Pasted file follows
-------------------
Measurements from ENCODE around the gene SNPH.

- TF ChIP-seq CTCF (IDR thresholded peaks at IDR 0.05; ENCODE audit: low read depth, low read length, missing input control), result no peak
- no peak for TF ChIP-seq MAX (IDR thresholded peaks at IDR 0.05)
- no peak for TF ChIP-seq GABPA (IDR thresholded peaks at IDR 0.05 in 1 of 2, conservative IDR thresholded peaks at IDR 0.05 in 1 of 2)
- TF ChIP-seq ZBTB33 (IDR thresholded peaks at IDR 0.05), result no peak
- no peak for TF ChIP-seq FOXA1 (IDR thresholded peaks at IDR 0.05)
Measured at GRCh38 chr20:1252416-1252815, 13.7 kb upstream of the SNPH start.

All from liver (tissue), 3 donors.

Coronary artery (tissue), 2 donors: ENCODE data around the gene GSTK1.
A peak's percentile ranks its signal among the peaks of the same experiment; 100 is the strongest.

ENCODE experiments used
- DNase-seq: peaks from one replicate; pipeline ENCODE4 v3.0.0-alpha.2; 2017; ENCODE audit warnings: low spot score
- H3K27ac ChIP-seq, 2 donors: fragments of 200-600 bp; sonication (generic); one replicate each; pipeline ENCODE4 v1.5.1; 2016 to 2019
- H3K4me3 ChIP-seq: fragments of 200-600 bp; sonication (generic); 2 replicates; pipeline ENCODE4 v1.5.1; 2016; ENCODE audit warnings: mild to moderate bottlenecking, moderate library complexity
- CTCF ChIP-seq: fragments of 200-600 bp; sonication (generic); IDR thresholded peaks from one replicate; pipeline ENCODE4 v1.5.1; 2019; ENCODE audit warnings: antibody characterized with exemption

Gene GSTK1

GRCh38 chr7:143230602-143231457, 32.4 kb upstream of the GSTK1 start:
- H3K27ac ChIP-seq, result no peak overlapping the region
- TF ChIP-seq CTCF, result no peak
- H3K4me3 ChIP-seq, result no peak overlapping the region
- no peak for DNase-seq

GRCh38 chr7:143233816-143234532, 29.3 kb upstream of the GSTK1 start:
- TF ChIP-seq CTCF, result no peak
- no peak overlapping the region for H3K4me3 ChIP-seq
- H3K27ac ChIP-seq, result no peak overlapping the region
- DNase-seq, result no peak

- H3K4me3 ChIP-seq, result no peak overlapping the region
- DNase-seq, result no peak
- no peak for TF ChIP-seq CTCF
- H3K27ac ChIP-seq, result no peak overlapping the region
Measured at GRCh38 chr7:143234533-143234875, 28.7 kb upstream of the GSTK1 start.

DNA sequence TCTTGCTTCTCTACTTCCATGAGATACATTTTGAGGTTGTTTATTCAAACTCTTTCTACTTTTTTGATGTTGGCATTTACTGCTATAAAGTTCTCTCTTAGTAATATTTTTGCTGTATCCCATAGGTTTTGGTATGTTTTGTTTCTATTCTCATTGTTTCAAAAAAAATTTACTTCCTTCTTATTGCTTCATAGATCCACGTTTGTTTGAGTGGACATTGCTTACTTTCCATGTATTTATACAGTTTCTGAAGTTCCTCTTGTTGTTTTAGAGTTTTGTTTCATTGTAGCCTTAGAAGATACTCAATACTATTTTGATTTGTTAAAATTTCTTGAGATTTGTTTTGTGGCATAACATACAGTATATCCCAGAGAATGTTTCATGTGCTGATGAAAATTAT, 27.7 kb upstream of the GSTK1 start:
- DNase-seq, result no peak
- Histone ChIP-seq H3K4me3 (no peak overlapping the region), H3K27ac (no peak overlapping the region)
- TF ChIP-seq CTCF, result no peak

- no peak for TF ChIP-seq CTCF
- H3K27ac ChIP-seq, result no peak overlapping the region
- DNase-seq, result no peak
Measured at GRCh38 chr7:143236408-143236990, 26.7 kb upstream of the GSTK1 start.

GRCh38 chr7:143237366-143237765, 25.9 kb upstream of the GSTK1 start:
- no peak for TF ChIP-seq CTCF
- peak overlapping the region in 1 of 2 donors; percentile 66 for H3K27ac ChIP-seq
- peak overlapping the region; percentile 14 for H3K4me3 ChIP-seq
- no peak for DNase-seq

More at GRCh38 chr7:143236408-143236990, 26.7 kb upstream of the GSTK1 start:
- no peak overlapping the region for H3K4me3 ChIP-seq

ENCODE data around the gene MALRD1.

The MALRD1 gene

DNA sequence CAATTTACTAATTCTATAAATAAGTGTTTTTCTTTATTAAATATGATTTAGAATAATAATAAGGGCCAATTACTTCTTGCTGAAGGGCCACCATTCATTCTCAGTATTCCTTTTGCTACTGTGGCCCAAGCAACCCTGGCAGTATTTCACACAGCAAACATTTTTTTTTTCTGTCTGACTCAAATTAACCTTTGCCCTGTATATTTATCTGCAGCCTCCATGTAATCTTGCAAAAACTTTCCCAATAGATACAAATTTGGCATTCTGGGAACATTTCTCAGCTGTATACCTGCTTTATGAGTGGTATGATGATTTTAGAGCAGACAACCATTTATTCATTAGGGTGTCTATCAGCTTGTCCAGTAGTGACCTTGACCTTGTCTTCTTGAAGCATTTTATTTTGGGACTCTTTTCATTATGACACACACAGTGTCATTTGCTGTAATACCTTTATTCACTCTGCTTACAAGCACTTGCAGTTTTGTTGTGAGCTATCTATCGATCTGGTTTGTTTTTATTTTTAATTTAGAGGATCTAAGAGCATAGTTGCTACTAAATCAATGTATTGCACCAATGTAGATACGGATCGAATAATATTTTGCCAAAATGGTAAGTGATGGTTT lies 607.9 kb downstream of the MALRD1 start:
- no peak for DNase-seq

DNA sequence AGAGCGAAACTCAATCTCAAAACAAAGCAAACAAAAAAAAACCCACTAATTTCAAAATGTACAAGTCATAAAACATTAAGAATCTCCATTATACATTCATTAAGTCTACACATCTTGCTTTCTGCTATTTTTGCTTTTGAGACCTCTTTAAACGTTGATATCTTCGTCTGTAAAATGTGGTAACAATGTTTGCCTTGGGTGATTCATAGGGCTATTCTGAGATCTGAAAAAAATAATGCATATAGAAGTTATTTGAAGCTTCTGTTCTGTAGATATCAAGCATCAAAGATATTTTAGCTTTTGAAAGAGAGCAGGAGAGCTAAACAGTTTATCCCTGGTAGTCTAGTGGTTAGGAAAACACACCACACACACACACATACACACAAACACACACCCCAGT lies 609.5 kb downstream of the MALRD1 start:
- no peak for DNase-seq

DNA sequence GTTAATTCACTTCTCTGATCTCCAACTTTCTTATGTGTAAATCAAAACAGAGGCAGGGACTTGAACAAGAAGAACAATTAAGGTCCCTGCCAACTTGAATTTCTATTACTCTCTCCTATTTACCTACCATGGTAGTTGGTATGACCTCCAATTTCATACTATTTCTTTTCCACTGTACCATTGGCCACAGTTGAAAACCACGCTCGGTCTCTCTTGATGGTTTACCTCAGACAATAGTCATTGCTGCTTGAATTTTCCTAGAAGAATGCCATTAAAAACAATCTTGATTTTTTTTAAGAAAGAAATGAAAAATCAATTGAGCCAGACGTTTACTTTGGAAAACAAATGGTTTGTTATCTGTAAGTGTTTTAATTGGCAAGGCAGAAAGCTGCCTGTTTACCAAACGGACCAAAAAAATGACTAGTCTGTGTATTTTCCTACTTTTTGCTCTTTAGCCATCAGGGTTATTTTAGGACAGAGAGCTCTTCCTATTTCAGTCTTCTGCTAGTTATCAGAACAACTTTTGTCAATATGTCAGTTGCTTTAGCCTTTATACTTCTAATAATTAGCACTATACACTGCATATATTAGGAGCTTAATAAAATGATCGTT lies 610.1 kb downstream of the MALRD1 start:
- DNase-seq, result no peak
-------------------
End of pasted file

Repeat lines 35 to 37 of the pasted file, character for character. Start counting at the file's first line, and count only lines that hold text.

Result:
- TF ChIP-seq CTCF, result no peak

- no peak for TF ChIP-seq CTCF
- H3K27ac ChIP-seq, result no peak overlapping the region